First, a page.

An Irishman's Diary
LARRY CUNNINGHAM was so synonymous with the song Lovely Leitrim, you could be forgiven for thinking – as reports of his death claimed on Monday – that he wrote it. He didn’t, in fact. And not to correct this detail might be an injustice on the man who did, and whose own demise – tragic in itself – predated the song’s success.
Phil Fitzpatrick was his name, and he was indeed from Leitrim: born in Aughavas in 1892. In adulthood, however, he followed a very well-worn path out of that county, to New York, where he spent 21 years as a policeman, assigned to the NYPD’s mounted section.
But he was a part-time song-writer too. And Lovely Leitrim aside, his lyrics also included one about the dangers of a policeman’s life: how, when he “kisses his wife and children goodbye, there’s a chance he will see them no more”. This was to prove sadly prophetic in his case.
One day in 1947, Fitzpatrick was having lunch with a colleague in a bar on 3rd Avenue when two gunmen staged a hold-up. Both officers were off duty, but armed. So a shoot-out followed, and although the two would-be thieves were killed, Fitzpatrick also suffered shots to the stomach and died a week later.
Among the things the Leitrim man was robbed of that day was the satisfaction of seeing his song become an unlikely international hit in the 1960s. It already enjoyed some fame at home – being sung at least as far away as neighbouring Longford, clearly, where Larry Cunningham grew up hearing it from his mother.
But it wasn’t until young Larry himself started adding it to his song-list that the possibility of a wider audience began to emerge. Performing around Ireland and Britain in the early 1960s, he noticed that it quickly acquired a following. And he decided that if he ever made a record – these was still the early days of his career, he would put Lovely Leitrim “on the B-side”.
The note of reserve implicit in the plan was dictated by market realities. What passed for the hip young things of that era in Ireland were into pop and – maybe – country and western, towards which, having a voice like Jim Reeves’s, Cunningham tended to lean. But Irish ballads were assumed to be dead at the time.
“I knew if I put it on the A side, it would never be played by RTÉ,” explained Cunningham years later. Thus did Lovely Leitrim join the list of famous B-sides that defied their original billing: a line-up including Rod Stewart’s Maggie May, Gloria Gaynor’s I will Survive, and Beyoncé’s Single Ladies (Put a Ring On It).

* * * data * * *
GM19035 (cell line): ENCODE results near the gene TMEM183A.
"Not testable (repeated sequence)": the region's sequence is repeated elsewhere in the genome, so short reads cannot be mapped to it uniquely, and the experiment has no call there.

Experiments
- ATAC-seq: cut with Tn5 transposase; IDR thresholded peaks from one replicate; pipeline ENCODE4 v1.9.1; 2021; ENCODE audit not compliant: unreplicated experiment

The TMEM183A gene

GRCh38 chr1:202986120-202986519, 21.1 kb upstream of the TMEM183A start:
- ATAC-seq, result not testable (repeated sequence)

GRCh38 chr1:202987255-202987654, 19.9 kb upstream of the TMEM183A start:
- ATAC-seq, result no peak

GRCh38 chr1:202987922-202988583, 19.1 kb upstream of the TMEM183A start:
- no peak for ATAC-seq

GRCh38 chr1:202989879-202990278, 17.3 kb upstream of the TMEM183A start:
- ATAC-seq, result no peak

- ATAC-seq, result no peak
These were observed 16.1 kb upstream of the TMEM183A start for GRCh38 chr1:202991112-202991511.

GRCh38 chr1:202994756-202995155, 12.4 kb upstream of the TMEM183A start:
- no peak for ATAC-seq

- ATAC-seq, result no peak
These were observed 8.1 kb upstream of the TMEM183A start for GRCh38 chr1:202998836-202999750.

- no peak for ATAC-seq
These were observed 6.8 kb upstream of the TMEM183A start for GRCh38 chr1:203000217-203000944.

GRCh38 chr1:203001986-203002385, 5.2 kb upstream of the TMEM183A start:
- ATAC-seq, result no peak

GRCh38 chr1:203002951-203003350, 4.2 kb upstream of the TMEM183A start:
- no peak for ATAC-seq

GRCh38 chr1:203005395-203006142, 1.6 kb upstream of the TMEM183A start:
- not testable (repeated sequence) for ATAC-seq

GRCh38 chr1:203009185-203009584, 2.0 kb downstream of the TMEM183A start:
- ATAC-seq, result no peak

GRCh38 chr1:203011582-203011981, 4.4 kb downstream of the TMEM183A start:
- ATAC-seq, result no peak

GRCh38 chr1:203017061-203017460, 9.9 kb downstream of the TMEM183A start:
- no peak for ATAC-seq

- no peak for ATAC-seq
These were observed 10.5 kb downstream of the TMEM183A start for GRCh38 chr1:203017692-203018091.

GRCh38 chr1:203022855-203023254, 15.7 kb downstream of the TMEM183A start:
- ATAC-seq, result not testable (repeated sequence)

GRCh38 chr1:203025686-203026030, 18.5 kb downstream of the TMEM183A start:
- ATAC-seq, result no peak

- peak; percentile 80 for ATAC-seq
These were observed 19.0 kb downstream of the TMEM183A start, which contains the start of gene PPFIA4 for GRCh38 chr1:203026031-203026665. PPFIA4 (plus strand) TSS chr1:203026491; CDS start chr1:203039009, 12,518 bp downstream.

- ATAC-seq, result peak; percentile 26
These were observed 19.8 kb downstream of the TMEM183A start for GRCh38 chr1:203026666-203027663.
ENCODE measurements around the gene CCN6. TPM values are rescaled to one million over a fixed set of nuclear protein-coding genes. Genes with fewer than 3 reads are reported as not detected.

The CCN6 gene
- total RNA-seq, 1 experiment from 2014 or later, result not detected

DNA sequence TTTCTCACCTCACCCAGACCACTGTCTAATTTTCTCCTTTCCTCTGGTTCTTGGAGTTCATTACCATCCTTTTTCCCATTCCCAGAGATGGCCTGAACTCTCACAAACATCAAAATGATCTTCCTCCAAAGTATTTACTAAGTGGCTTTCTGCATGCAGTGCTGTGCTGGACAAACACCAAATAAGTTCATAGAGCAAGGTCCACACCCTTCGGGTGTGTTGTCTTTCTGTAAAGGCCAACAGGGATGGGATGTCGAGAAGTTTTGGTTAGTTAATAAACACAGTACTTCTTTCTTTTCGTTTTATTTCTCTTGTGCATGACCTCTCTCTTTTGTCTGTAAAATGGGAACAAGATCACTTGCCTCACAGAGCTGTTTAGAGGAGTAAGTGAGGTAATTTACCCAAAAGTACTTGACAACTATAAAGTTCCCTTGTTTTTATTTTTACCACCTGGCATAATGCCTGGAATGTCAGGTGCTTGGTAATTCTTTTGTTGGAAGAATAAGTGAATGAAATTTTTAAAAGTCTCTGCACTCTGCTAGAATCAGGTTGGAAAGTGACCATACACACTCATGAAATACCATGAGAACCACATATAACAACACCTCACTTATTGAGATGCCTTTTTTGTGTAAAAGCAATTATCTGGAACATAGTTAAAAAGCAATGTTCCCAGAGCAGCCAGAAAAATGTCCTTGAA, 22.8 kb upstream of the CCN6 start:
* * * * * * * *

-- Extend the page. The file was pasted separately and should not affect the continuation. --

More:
Speaking of Beyoncé, incidentally, Cunningham used to recall an amusing piece of trivia about the recording session. Namely that the string section – professional musicians hired for the job – comprised “four coloured people”: none of whom, he guessed, had ever heard of the place they were eulogising.
So if you detect a hint of RB on Lovely Leitrim (and don’t spend too long searching), that may be where it came from. In any case, with a Jim Reeves cover on the A-side, the record reached No 3 in the Irish charts, and no higher. Then the B-side began to develop a cult following among an influential section of the market: hospital patients.
More to the point, it became popular with patients who listened to an RTÉ programme called Hospital Requests. And despite Cunningham’s pessimism on the prospect, therefore, the State broadcaster did end up playing the song. Within weeks, the record was climbing the charts again, this time to No 1 (where it unseated the Beatles’ Day Tripper).
It was one of a series of breaks that lifted Cunningham’s career, if not out of the Doldrums, then out of the Drumlins, at least. For several years, his fan base had been largely confined to the Border counties, from Leitrim across to Monaghan, outside which he struggled to break.
Then, he and his band earned a support slot in an Irish performance by the actual Jim Reeves. But only a month later Reeves died in a plane-crash. And Cunningham’s subsequent musical tribute became a hit in Britain, earning him an appearance on Top of the Pops.
After that, it was Phil Fitzpatrick’s song that cemented his fame. The record has sold over a million copies and became so loved by Irish emigrants that Cunningham once had to sing it five times in a row for a teary-eyed New York audience.
Leitrim’s loveliness notwithstanding, a great many people have been forced to leave the county over the centuries, a process that continues. The extent of the county’s Diaspora was, ironically, key to the song’s success. And among the many American exiles to whom it introduced Cunningham were the widow and sons of the man who wrote it and who died, far from his beloved Leitrim, defending the mean streets of New York.